The application by Earth Energy of 15th November 2017 was to be the first hearing on notice in respect of the fraudulent non-disclosure during the ex-parte injunction proceeding. It sought to deal with dishonesty and criminal offending in terms of criminal non-disclosure and a blackmail, a further claim which arose against Earth Energy, in the sum of £619,774.48, originating directly as a result of that criminal fraudulent non-disclosure.

It was expressly requested that the application be heard by a High Court Judge, has law intended that the application was to fall exclusively in that jurisdiction.


Injunctions, Pre-trial Orders and Interim Remedies3.1 A Master or District Judge may not make orders or grant interim remedies (a) relating to the liberty of the subject; (b) relating to criminal proceedings or matters 

Jones, an Insolvency Registrar, the same level as a Master / District Judge, was precluded by law from making any order in the case, yet he went on to make orders which law precluded him from doing.

After Earth Energy discovered that Jones was acting in excess of jurisdiction and with genuine bias, by preventing it from enjoying statutory rights of which it was entitled, it made an application to recuse Jones from the case.

At paragraph 26 of his 26th March 2018 order, which law precluded him from making, Jones affronted the law, by stating this:

It is my decision that it was right for me to continue to hear the part-heard Application and is right for me to deliver this judgment. I will do so. The application is totally without merit.

Jones certified the application to recuse him from the case he had no jurisdiction in law to be involved in, as “totally without merit“, effectively certifying statutory law he purports to administer as no more or less than bound to fail. He had no jurisdiction to have done so.

At paragraph 13 of the order that law precluded Jones from making, he stated this:

The second ground on which Mr Millinder relies is that this application should be heard by a High Court Judge. His basis for that is that there was and may still be a case before Mr Justice Arnold concerning the application by the Second Respondent to restrain presentation of a winding-up petition resulting from a statutory demand served upon it by, I assume, the Applicant and/or Mr Millinder. That case is not related to the matters in issue within the Application. The existence of that case on its own cannot support an application for recusal in order that the matter be heard by a High Court Judge.

After Jones circumvented the application he had no jurisdiction to hear, on 30/01/2018 Earth Energy made a further application to deal with everything that Jones concealed, whilst acting in excess of jurisdiction. That came before Mr Justice Nugee, a fellow corrupt High Court Judge of common purpose, on 5th February 2018.

Contrary to Jones’s assertion that the case is not related to the matters in issue, at paragraph 1, Nugee said this:

The third was an application that Mr Registrar Jones be recused or removed from the continued hearing of an application which is in progress, which is an application under rule 14.11 of the Insolvency Rules to set aside certain proofs of debt, and although that application is not before me, it is intimately connected with the matters that are. And Mr Millinder has said that it would be appropriate for the recusal application to be dealt with today, although accepting that the normal practice would be for the recusal application to be heard by the judge who was said to be conflicted.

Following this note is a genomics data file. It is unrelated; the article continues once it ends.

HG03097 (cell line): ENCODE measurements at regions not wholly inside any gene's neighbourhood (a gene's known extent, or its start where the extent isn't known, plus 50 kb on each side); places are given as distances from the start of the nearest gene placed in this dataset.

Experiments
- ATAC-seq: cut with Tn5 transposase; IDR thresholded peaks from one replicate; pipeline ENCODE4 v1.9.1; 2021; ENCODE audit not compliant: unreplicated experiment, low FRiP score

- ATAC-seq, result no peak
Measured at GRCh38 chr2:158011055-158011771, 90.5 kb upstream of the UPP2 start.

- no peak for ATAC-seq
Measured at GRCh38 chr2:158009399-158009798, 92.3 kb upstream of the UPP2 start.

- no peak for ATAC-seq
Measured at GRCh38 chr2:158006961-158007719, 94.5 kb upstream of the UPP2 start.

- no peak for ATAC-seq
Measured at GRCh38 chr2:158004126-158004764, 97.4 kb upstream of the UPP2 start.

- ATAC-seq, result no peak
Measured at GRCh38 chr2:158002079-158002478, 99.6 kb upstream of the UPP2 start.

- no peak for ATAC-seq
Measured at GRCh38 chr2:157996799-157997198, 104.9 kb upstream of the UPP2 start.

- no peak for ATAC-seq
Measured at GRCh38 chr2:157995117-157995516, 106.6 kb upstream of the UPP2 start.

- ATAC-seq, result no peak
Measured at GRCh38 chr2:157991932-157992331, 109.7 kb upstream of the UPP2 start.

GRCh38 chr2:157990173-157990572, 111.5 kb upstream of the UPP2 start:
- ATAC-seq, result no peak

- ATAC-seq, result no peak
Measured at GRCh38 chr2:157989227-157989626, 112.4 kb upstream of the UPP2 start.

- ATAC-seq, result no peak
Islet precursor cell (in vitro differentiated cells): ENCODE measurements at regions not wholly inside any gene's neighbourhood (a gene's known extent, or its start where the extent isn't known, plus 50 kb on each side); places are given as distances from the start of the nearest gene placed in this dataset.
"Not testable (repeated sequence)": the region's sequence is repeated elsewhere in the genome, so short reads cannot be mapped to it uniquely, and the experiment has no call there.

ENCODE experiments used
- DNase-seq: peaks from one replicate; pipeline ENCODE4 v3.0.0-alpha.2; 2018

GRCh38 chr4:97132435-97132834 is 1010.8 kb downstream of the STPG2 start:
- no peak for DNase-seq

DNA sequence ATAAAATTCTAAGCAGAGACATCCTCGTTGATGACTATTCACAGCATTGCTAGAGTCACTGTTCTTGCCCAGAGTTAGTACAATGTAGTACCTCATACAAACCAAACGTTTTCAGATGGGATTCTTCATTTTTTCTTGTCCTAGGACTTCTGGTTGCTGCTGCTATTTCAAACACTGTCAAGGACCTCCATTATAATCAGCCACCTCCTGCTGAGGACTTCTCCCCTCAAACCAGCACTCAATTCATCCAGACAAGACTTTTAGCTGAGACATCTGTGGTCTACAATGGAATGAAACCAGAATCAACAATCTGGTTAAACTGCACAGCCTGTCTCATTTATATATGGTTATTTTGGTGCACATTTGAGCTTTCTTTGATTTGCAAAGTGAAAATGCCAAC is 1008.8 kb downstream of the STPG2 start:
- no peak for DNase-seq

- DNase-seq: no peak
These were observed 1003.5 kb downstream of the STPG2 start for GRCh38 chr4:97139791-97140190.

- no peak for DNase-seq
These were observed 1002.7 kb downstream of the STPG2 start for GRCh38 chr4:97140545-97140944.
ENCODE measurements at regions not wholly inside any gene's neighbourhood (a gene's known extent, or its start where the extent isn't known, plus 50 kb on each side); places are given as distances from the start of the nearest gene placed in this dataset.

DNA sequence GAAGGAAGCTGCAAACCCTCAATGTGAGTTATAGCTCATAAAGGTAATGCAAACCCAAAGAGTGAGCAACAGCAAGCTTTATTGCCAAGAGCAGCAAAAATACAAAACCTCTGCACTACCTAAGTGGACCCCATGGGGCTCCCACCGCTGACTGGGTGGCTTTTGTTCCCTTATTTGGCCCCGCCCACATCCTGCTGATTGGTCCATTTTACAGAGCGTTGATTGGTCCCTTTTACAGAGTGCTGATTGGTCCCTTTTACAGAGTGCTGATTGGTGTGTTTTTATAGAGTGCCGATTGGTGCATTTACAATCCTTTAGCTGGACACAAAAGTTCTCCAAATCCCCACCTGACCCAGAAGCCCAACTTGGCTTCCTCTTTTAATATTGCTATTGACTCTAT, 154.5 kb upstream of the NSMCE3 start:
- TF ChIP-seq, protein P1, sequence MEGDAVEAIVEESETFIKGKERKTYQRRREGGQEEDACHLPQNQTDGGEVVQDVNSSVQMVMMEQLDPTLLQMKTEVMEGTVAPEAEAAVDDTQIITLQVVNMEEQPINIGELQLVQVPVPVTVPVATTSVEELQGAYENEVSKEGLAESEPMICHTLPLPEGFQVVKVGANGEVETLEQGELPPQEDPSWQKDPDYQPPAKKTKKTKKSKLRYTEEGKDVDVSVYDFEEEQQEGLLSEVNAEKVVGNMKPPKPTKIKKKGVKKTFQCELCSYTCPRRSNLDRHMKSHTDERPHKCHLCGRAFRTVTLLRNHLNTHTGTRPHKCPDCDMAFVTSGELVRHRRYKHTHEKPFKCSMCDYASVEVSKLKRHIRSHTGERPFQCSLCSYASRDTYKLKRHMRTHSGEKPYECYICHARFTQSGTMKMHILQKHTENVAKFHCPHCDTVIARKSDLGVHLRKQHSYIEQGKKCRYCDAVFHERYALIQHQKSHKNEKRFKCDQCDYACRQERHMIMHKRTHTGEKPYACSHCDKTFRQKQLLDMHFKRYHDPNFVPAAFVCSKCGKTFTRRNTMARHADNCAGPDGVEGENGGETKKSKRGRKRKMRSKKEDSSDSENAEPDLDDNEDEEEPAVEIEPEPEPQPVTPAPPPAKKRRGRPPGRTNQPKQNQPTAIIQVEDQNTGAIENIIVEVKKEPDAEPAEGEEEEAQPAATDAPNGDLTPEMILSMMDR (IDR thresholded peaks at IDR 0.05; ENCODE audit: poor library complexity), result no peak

Contrary to Jones’s false statement at paragraph 13, It was determined by a High Court Judge on 5th February 2018 that the application before Jones was “intimately connected with matters that are (before him). It was ultra vires, beyond Jones’s powers to substantially contradict the finding of senior judiciary. He had no jurisdiction to do it.

At paragraph 14 of his order, Jones said this, once again affronting the statutory law that precluded him from having jurisdiction:

There is nothing before me that justifies this application being heard by a High Court Judge. It is to be recognised that the jurisdiction of the ICC Judges, as indeed, the registrars, as we were previously known, is extremely wide in order to ensure that High Court Judges deal with other matters..

There was an unwarranted demand with menaces (blackmail) a serious criminal offence, in the sum of £619,774.48 originating from a false instrument (perjury) application to Bristol County Court in the sum of £555,000 for a High Court Writ, which originated from the Second Respondent’s ex-parte injunction proceeding and criminal fraudulent non-disclosure during it. At paragraphs 14 and 15, Jones referred to it precisely.

At paragraph 20, acting off his own whim, and non-judicially, Jones invented his own version of rule 14.11 of the Insolvency Rules 2016, which is not written into statute, but applied only to him and this particular case. It was clearly in excess of jurisdiction for Jones to have done so:

As will appear later, the Applicant(s) have not overcome the hurdle of demonstrating that the Company will proceed with the litigation proposed if a new liquidator is appointed even assuming the claim has sufficient merit to make it reasonably arguable.

The statutory law did not require the applicant to prove funding, or to pay the delinquent liquidator who had fraudulently failed in his duty, this is something Jones invented to assist the offenders.

At paragraph 33, Jones sought to cover up a criminal offence which is proven to have been committed by Hannon, contrary to his legal duty to have disclosed the proofs of debt “at any reasonable time” “on any business day”, pursuant to rule 14.6 of the Insolvency Rules 2016. Hannon was evidenced in his statutory reports to Court in the proceeding Jones circumvented as lying and denying all knowledge of the first and second proofs of debt he accepted in December 2016. Jones stated this: